Following on from our Azure Infrastructure as a Service (IaaS) webinar with Microsoft’s Thomas Maurer, in this article we run down 5 of the most important uses of Azure IaaS. On this page, you’ll also find the questions and answers asked by those that attended the live webinar broadcast. There were some fantastic questions asked and some really important aspects covered in the Q&A particularly around specific use cases that many using IaaS will encounter. However, before we go any further, let’s just define what IaaS and what it can do, for those who are new to the topic.

What is Azure IaaS?

Azure IaaS is an instant computing infrastructure operating with VMs running on Azure Compute and all its associated online infrastructure. This includes things like vNets, Network Security Groups, cloud storage….etc..etc. IaaS is most often compared to PaaS (Platform as a Service) in which the customer is simply consuming the core service needed and leaving the management of the individual components underneath to the cloud vendor. An example of PaaS in Azure would be something like Azure Web Apps, or Azure SQL.

Watch the Webinar: How to Supercharge your Infrastructure with Azure IaaS

How to Supercharge your Infrastructure with Azure IaaS

If you want a better understanding of what Azure IaaS can do I strongly recommend you watch the free webinar How to Supercharge your Infrastructure with Azure IaaS presented by myself, Microsoft MVP Andy Syrewicze, and Thomas Maurer, Senior Cloud Advocate on the Azure Engineering Team. During the session, we covered several real-life applications that organizations can leverage Azure IaaS today. We chose to discuss IaaS over PaaS, because IaaS is often the first logical step that organizations take when first getting started with the cloud. The use-cases covered during that webinar include:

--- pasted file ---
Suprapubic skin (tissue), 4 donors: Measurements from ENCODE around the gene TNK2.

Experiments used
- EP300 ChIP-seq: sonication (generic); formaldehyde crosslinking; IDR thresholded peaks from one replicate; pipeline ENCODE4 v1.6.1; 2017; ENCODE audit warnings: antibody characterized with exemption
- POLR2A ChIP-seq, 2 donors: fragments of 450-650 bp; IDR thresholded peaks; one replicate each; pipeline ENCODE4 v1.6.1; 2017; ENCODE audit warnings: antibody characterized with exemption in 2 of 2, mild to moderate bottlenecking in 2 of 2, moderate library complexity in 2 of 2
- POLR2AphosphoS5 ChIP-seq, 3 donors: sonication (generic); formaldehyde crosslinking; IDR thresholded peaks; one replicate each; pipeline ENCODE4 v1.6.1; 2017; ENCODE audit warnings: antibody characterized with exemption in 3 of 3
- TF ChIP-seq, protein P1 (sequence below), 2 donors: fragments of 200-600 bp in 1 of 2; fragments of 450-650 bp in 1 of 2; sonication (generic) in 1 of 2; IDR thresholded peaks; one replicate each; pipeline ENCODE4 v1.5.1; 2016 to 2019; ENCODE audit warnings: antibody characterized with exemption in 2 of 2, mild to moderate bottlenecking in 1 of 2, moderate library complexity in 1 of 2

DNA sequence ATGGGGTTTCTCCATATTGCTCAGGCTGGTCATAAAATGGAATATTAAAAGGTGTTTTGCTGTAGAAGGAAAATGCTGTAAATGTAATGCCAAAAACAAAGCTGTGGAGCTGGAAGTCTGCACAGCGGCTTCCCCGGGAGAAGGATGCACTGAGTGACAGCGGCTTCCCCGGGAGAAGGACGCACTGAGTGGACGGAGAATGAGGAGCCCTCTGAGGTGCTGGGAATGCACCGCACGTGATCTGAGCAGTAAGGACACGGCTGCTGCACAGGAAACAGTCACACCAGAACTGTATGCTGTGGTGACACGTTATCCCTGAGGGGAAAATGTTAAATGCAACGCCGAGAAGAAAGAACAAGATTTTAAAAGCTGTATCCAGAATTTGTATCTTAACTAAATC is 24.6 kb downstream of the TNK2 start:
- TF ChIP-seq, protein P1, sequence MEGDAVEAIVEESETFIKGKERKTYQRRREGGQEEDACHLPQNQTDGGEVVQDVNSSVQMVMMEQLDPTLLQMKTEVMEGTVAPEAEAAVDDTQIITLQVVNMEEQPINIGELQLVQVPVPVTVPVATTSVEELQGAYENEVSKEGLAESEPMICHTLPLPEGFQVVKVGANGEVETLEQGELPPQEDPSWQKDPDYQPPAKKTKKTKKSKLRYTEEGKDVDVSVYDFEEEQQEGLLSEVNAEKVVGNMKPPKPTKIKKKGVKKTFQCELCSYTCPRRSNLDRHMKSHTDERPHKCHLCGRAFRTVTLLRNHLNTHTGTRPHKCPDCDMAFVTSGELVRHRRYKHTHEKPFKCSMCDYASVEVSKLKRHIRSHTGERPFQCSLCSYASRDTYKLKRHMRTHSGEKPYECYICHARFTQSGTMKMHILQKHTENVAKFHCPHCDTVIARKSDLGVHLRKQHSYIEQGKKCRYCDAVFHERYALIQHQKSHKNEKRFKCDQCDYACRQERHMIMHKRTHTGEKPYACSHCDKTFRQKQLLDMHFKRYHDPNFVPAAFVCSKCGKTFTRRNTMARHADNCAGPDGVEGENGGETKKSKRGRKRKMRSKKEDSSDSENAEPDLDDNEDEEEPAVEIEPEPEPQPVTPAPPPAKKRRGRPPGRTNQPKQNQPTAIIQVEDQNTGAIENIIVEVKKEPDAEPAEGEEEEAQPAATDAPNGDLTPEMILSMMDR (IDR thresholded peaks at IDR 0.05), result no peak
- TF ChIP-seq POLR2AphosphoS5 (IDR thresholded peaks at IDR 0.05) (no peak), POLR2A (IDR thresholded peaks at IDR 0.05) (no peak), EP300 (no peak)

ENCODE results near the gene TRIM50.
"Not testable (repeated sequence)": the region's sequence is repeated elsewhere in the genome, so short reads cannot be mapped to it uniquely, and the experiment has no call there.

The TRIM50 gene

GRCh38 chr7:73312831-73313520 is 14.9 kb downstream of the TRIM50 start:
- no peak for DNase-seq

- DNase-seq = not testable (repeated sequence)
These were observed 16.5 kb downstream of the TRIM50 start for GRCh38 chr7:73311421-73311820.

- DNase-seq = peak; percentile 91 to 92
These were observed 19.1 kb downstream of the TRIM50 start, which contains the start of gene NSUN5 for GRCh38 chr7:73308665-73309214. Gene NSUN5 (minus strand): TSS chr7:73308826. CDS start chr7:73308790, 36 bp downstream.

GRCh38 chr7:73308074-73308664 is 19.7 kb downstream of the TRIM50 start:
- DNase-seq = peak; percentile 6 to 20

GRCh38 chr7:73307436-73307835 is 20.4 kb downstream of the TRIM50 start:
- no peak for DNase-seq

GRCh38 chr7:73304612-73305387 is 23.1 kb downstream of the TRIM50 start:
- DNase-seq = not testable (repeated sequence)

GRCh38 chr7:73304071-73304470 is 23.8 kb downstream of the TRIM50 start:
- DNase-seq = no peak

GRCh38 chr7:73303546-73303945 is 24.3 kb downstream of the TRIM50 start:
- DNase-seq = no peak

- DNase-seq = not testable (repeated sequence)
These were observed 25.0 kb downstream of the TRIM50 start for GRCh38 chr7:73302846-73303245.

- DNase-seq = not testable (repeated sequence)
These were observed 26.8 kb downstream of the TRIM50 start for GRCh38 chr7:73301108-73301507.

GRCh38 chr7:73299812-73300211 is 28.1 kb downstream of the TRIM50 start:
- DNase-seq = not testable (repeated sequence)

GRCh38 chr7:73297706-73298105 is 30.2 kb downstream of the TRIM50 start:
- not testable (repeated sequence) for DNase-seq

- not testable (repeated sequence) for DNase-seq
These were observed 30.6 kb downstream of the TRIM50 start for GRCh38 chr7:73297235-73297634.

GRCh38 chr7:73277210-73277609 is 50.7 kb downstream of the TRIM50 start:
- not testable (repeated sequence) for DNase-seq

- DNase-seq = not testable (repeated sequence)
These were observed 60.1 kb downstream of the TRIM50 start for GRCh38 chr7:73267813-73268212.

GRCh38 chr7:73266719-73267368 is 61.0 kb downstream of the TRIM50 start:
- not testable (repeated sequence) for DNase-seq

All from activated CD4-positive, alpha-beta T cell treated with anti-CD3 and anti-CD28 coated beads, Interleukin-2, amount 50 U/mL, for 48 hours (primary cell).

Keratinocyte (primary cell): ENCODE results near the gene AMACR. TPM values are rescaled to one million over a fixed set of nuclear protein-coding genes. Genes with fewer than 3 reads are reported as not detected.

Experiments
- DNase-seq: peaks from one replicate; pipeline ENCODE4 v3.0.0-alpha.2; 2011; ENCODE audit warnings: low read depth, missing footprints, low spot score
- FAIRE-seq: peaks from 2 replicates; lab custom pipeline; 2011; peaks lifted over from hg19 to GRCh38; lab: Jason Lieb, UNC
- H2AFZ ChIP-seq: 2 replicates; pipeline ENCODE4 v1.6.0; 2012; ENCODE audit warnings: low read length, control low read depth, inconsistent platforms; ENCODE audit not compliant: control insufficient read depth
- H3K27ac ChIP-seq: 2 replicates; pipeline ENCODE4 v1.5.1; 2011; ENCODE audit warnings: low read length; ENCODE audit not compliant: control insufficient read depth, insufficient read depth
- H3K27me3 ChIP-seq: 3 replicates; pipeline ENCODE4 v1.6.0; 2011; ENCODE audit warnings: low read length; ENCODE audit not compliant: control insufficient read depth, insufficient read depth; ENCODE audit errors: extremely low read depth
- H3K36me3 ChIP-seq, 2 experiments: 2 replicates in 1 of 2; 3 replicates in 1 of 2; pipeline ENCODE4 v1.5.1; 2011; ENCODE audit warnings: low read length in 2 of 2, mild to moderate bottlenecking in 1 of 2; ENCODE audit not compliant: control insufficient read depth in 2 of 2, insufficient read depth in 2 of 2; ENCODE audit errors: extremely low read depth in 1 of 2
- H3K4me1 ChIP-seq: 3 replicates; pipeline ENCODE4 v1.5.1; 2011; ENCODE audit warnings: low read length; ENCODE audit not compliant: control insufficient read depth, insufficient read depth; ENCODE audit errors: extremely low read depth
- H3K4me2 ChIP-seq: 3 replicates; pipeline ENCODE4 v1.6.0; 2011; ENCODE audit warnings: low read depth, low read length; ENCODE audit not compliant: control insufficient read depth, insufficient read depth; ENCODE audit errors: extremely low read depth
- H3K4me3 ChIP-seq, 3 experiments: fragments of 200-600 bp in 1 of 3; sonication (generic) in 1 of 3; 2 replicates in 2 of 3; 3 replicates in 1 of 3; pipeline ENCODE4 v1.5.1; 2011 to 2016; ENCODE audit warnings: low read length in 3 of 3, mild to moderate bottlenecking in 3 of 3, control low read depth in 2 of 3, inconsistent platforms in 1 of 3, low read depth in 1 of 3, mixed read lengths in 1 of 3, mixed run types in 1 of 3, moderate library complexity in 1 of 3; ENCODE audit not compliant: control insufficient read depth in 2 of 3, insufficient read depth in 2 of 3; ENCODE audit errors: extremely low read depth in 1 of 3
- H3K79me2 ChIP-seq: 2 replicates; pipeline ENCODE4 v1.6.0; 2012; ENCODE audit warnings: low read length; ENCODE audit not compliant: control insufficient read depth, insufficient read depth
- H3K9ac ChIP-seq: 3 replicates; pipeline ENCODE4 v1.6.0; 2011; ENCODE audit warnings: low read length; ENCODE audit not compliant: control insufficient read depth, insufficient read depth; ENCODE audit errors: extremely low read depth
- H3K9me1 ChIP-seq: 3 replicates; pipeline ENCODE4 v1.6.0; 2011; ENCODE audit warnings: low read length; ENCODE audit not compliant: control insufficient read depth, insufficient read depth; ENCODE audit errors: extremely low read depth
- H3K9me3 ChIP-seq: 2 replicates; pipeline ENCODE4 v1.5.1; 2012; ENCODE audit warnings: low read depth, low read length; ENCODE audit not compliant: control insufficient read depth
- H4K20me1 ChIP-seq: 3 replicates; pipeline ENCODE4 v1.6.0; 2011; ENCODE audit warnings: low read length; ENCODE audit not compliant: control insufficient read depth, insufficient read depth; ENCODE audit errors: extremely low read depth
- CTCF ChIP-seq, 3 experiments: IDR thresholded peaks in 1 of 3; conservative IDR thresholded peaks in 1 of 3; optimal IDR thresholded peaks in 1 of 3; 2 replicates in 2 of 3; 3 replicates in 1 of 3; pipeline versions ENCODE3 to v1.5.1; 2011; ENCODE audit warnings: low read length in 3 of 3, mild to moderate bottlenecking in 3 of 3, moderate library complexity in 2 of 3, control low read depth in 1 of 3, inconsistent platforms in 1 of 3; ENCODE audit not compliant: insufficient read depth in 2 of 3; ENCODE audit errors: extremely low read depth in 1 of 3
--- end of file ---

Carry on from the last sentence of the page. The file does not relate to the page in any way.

1. Running Web Applications in Azure IaaS
  2. Creative Uses for Nested Virtualization in Azure
  3. Highly Available VMs in Azure IaaS
  4. How to Migrate an On-Premises VM to Azure
  5. Azure Files and Highly Available Storage for IaaS VMs

As these were covered during the webinar, we won’t be covering these listed use-cases in this article.

Note: The webinar page also includes a downloadable version of the presentation slide deck.

I this article, we’ll be covering 5 community suggested use-cases that we didn’t have time to cover during the webinar.

Let’s get started!

1. Active Directory Hosted in Azure in Azure IaaS and Azure AD

When I’m talking with folks about Azure, this is often a big one that I get. What to do with AD in Azure? Most operations folks will be quite familiar with the concept of running redundant domain controllers onsite to handle all things identity for their organization. While this model has served us well on-prem, that doesn’t instantly make it work in a cloud model.

Because of this, it’s important to really plan for what you’re looking for with AD. The simplest way I put it is two options:

  1. If you simply need offsite redundancy for an existing on-prem AD deployment, or you have a disjointed workforce and still want identity services in conjunction with traditional AD, spin up a small VM in Azure, configure VPN services, and replicate to it. Done.
  2. If you utilize Office 365 to date, you’re interested in some of the more advanced features in Azure AD such as password-less sign in, or you’re keeping your IaaS deployments separate from your on-premises stuff (from a security point of view) then use Azure AD.

With that said, this isn’t a one size fits all rule. Realistically, maybe the answer for your organization is a combination of the 2 options. We’ll be covering more about Azure AD and Identity services in Azure here on the Hyper-V blog.

Additionally, we’ve started a discussion thread on the Dojo Forums if you’re interested in discussing this use-case further.

2. Run an Application in an Azure Container Instance

Containers have started taking the industry by storm. Containers and Container Orchestration was a major development area for Microsoft this last year or two, so it didn’t surprise me to see this as a community interested use-case in our IaaS webinar.

While many IT Pros know you can run containers on-prem, many are surprised to hear you can quickly and easily spin up a container in Azure using Azure Container Instances. It’s simply a matter of pointing Azure at the relevant container image you want to use, pass your variables, and let it run.

To date, I’ve covered containers quite a bit on our MSP blog, and will be focusing on Azure Container Instance Specifically in a future post. Like the above AD focused use-case, we’ve started a discussion thread on this use-case as well. We’d love to hear your input.

3. 100% Virtual Office in Hosted in Azure (e.g. 10 Desktops and 1 or 2 Servers)